4.  My undergraduate department teaches applied anthropology only as a couple of lectures in the introductory course.  How do I learn more about it?

There are probably more opportunities on your campus than you realize.   For example:

  • In the course you are presently taking, is there a research project that would allow you to study the nature of applied anthropology?
  • Approach your instructor about doing a semester-long independent tutorial with her/him next semester on applied anthropology.
  • Your instructor may know of other campus faculty who are trained in anthropology who may be willing to guide you in an exploration of the applied sector of anthropology.
  • Check with the library’s professional librarian regarding print and video sources to consult, including those obtained through inter-library loan.

Web resources abound.  Start with the websites for the American Anthropological Association (www.aaanet.org), the Society for Applied Anthropology (www.sfaa.net) and the Consortium of Practicing and Applied Anthropology Programs  (www.copaa.info).

5.  How do I know if I’m suited to be an applied anthropologist?

Ultimately you yourself are probably the best judge, but here are some personal characteristics that are usually important:

  • You need to be strong academically in anthropology and other contributing fields.
  • You need to have intense curiosity about human behavior, be good at problem-solving, and have an enduring commitment to bettering human lives.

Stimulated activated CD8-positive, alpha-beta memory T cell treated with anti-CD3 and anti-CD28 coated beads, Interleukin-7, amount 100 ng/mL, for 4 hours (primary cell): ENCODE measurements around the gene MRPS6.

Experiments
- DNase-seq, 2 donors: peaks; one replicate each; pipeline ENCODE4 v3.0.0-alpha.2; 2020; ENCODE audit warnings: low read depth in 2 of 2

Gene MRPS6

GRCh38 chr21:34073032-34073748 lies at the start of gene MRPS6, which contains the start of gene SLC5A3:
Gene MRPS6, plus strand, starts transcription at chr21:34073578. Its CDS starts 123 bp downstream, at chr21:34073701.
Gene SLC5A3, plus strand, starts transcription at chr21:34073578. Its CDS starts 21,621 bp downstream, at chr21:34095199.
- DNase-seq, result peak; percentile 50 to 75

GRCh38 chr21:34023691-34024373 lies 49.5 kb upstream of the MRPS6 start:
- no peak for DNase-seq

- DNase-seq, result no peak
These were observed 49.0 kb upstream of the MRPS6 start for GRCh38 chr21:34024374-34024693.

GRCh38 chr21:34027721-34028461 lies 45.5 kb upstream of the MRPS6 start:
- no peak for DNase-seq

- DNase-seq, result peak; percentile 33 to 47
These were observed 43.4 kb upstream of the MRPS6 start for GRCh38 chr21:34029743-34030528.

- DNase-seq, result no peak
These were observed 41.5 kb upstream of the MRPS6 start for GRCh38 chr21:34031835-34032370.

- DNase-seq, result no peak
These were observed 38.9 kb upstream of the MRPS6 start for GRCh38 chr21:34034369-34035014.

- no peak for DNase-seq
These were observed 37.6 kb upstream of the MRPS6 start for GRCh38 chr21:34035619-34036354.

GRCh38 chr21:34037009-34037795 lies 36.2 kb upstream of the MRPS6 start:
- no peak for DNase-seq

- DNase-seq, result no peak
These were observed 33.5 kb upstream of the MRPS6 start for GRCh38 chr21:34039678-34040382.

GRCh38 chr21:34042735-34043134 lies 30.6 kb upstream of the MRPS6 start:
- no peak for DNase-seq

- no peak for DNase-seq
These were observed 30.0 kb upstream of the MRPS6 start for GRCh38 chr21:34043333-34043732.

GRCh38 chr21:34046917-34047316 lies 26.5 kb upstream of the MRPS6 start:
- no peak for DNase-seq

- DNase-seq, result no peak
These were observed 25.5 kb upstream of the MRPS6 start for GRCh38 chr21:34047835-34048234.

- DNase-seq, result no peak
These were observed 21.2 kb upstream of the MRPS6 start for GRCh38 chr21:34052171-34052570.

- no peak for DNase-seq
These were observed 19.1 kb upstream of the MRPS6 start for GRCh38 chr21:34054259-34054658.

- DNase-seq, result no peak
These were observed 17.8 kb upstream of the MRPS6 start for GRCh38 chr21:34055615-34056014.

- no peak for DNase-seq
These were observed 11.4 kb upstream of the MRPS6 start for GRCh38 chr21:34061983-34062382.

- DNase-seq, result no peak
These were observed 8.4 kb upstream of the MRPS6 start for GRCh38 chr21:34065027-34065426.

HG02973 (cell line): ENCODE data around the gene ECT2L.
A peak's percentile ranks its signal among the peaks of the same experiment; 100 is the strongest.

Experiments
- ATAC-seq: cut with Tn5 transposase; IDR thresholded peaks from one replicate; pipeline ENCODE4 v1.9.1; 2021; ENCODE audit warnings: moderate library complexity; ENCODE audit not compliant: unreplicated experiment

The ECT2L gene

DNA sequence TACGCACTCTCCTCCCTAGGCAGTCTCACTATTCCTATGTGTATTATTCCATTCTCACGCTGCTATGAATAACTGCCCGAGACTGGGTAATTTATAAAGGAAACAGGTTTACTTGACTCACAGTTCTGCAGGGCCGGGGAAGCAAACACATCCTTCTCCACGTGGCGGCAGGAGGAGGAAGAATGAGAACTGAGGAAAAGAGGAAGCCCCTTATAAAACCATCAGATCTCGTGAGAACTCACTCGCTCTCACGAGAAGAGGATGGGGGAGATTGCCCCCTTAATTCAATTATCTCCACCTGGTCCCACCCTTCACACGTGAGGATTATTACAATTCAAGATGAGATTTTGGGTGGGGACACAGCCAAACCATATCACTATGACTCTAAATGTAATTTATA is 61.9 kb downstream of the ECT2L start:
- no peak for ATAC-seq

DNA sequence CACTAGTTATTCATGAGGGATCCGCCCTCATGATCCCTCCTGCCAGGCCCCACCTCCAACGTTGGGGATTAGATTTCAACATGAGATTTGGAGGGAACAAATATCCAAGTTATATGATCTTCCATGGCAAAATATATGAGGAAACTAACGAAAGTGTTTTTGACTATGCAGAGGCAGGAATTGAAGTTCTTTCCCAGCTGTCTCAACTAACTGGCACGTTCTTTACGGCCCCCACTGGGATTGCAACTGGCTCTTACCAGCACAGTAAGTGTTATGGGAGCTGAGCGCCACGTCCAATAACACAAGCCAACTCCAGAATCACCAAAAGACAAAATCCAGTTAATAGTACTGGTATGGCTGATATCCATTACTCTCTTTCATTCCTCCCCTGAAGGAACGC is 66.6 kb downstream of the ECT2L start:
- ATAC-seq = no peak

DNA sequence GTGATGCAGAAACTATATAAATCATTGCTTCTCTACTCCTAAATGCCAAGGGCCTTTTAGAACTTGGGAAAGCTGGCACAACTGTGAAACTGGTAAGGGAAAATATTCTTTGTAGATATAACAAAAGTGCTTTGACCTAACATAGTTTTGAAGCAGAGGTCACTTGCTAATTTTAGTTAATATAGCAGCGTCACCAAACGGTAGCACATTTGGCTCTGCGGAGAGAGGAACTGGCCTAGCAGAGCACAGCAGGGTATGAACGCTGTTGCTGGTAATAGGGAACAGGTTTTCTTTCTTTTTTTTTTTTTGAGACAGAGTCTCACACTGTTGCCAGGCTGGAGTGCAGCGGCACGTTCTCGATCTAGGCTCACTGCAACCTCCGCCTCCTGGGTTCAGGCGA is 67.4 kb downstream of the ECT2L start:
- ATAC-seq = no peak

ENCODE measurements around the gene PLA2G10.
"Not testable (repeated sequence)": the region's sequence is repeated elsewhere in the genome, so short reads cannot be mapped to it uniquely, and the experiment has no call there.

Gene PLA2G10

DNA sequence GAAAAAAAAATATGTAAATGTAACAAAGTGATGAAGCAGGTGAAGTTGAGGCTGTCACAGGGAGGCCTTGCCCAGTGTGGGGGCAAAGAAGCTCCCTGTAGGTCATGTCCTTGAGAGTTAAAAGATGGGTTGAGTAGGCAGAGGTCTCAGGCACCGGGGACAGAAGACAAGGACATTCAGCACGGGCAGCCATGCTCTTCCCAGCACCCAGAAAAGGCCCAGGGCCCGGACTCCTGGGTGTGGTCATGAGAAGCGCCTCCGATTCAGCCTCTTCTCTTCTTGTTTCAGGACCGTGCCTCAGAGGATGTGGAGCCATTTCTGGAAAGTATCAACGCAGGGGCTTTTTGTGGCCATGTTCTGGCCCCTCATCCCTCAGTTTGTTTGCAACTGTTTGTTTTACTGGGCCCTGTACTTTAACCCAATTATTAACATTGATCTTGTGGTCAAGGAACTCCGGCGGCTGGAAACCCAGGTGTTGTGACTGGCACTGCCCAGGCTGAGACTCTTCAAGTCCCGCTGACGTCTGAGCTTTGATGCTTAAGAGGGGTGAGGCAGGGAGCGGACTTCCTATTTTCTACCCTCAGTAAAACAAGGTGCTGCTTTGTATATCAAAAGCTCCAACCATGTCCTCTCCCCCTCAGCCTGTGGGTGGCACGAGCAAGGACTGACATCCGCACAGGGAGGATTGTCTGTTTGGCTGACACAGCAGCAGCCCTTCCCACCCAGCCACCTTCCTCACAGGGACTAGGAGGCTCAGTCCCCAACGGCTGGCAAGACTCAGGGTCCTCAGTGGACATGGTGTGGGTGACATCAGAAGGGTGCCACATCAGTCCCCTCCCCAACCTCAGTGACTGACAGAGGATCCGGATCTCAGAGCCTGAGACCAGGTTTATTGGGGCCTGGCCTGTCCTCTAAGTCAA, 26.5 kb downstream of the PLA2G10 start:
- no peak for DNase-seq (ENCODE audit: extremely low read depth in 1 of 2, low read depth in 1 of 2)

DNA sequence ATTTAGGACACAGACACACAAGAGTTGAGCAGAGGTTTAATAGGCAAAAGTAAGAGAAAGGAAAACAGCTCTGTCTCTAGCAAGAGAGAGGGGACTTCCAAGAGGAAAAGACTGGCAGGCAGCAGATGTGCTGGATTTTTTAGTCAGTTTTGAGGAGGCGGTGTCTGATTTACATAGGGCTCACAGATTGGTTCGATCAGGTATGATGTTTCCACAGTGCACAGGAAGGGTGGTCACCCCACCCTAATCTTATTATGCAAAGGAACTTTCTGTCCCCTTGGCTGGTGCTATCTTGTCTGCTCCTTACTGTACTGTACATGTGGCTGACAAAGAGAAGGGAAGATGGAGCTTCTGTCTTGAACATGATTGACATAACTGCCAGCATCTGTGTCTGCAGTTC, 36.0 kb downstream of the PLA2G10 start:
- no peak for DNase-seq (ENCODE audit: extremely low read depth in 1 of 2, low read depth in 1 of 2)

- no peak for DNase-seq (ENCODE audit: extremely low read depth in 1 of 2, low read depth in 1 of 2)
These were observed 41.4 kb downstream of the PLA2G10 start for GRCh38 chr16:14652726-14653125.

• You need to have good people skills, and not just enjoy observing human behavior from a distance.
  • Finally, you need to know enough about anthropology and applied anthropology to know that it is the career for you.  See the questions in the next section for further guidance on this.   Recognize that being and anthropologist is not what you do, it is who you are.

If you are an undergraduate student, consider doing internships, volunteer work, or other off-campus activities that will allow you to gauge whether applied anthropology is the life career for you. See question 5 in the next section for further guidance on this.

6.  Are there non-academic jobs in applied anthropology?

Most applied anthropologists work outside university settings, in, for instance, non-profit organizations, government agencies, and corporations, and as private consultants and contractors.  At the same time, university professors of applied anthropology also commonly engage in applied anthropology projects in addition to their academic duties.

Cultural and linguistic applied anthropologists may find jobs with private firms and state and federal government. Multinational corporations, for example, may want assistance in figuring out new international markets, in doing consumer research, or in understanding how to change their corporate culture.  Archaeologists and physical anthropologists often find jobs with private cultural resource management firms as well as state and federal government agencies. Museums hire anthropologists with various specializations to fill a wide array of positions.